The Bears offensive line is a major liability, with Fields getting pressured on roughly half of his dropbacks — the highest number in the NFL. While not all of those pressures can solely be pinned on the O-line, the unit has had its issues both at tackle and along the interior.

The biggest culprit as far as pressure is concerned is rookie left tackle Braxton Jones, who has given up 20 quarterback disruptions in six games. Jones will have his hands full against the Patriots’ potent edge rush led by Matthew Judon and Deatrich Wise Jr., as will fellow starter Larry Borom.

The Bears might be in line to get some reinforcements, though. Trade acquisition Alex Leatherwood, who was a first-round pick a year ago, has been designated to return off injured reserve even though he has not yet officially returned to the 53-man roster.

Interior offensive line

Lucas Patrick, Sam Mustipher, Teven Jenkins, Michael Schofield, Ja’Tyre Carter

As noted above, the Bears’ interior offensive line has had its problems as well. From left to right, the starting group consists of Lucas Patrick, Sam Mustipher and Teven Jenkins — the latter of whom a second-round pick as an offensive tackle just a year ago. Under a new regime in Chicago, however, Jenkins was moved to the interior of the line.

Interior defensive line

Justin Jones, Angelo Blackson, Armon Watts, Mike Pennel

The Bears defensive line by two veterans, free agency acquisition Justin Jones and fellow veteran Angelo Blackson. Jones and Blackson have taken the bulk of the work so far this season, but are occasionally spelled by Armon Watts.

The group, which also features short-time Patriot Mike Pennel, has some experience and size but it has had its ups and downs in 2022 so far. Jones has been its best player so far, registering a team-high two sacks from his spot in the middle.

Defensive edge

Robert Quinn, Al-Quadin Muhammad, Travis Gipson, Dominique Robinson, Kinglsey Jonathan

Chicago made some investments along its defensive edge this season, signing Al-Quadin Muhammad in free agency and also adding rookies Dominique Robinson and Kinglsey Jonathan. The trio joined the returning cast of Robert Quinn and Travis Gipson, but the group’s impact as a whole has been limited especially versus the pass.

The Bears defense has posted the lowest pressure rate in the NFL through six weeks, and has notched just 11 sacks. Of those, only 5.5 have come via the edge defenders.

Off-the-ball linebackers

Roquan Smith, Nicholas Morrow, Joe Thomas, Jack Sanborn, Sterling Weatherford

Despite holding out this offseason and seemingly on his way out of Chicago, Roquan Smith continues to be the team’s top linebacker. The 2018 first-round draft pick has played all 396 defensive snaps so far this season and has notched an interceptions as well as 1.5 sacks.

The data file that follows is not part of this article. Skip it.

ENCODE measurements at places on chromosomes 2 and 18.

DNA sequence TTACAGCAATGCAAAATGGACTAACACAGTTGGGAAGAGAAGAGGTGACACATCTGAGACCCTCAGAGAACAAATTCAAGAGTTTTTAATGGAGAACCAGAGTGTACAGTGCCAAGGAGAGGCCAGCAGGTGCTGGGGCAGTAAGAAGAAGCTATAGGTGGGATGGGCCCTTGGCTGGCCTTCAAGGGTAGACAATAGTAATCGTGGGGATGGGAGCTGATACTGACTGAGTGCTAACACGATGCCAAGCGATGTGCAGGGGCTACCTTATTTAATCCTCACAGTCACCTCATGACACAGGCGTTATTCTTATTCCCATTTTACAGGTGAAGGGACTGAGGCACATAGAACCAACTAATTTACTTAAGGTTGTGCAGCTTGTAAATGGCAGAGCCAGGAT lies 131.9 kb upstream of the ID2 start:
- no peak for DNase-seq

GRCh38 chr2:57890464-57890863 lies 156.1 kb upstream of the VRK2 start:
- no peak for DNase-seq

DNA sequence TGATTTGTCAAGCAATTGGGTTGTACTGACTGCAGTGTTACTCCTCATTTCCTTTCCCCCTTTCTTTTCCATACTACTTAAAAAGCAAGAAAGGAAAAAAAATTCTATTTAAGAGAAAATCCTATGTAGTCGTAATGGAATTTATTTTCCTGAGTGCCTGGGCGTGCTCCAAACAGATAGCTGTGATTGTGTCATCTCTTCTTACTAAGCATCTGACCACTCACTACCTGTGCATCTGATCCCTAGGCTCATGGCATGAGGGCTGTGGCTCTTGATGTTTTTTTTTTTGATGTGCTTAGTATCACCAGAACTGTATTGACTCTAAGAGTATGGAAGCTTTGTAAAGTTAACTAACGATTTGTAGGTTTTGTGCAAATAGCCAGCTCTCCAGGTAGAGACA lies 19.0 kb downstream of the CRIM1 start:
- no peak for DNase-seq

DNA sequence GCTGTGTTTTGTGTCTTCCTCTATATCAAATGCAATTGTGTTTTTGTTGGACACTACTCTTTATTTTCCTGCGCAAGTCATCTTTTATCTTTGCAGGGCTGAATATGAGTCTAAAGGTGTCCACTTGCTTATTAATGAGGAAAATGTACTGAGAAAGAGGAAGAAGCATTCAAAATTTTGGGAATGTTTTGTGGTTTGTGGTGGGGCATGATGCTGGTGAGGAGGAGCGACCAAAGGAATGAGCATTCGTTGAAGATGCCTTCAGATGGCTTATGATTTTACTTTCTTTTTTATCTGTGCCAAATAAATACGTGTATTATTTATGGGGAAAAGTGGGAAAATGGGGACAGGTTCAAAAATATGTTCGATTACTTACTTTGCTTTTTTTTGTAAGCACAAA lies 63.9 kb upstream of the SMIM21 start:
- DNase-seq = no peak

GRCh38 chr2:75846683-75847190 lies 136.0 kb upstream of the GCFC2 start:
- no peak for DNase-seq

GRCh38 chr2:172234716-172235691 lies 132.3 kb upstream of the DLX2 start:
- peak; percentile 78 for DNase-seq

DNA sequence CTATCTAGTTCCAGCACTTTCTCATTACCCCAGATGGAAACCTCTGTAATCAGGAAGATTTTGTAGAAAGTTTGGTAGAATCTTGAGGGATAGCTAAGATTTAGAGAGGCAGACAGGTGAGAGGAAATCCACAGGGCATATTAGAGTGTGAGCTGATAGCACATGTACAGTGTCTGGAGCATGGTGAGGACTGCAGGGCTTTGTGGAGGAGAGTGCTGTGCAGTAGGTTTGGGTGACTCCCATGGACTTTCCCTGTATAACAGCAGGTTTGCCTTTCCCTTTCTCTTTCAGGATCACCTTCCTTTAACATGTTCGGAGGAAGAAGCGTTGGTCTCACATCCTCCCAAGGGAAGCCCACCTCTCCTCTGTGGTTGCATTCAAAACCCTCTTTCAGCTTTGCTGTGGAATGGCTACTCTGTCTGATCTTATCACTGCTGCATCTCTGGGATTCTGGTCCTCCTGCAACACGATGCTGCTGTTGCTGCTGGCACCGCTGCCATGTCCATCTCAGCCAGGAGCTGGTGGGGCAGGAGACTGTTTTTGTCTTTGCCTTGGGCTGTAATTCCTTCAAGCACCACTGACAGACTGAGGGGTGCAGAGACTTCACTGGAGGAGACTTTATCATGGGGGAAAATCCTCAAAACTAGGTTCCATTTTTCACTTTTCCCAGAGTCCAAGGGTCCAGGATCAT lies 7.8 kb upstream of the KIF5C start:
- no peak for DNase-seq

Offseason acquisition Nicholas Morrow is the other starting off-the-ball linebacker, and he too has played 100 percent of snaps through six weeks. While not on Smith’s level as far as playmaking potential is concerned, Morrow has had a solid season as well.

Joe Thomas, Jack Sanborn and Sterling Weatherford have not made much if any impact on defense so far, but they are core special teamers.


Kindle Vildor, Jaylon Johnson, Kyler Gordon, Jaylon Jones, Lamar Jackson, Josh Blackwell

Entering Week 7, the Bears’ pass defense is ranked 20th in the league in expected points added; the group gives up an EPA of 0.089 per play this season. That is actually a solid number considering that Chicago lacks any real star power at cornerback.

The top three options are second-round rookie Kyler Gordon and third-year men Kindle Vildor and Jaylon Johnson. Vildor and Johnson are the starting outside cornerbacks with Gordon as the top nickel back and slot defender.

Jaylon Jones, Lamar Jackson and undrafted rookie Josh Blackwell offer depth behind the three starters. Out of the three, Jones has seen the most consistent action on both defense and in the kicking game.


Eddie Jackson, Jaquan Brisker, DeAndre Houston-Carson, Dane Cruikshank, Elijah Hicks

Roquan Smith is the Bears’ best defender, but Eddie Jackson is the next man down the list. Not only has he caught a team-high three interceptions so far this year while playing all but three defensive snaps, he also has the versatility to line up all over the defensive formation. He primarily plays as the deep man in Chicago’s single-high coverage shells.

The other starting safety is second-round rookie Jaquan Brisker. Like Jackson he can play all over the secondary, and has done just that; as opposed to his veteran teammate, however, he has been used more of a box option.

DeAndre Houston-Carson is the team leader in special teams snaps.


Cairo Santos, Trenton Gill, Patrick Scales

Place kicker Cairo Santos and long snapper Patrick Scales have been with the Bears since 2020 (and before that for one year in 2017), and they were joined by rookie punter and holder Trenton Gill this year. The seventh-rounder is ranked above-average in both gross (48.7) and net yards per punt (42.6).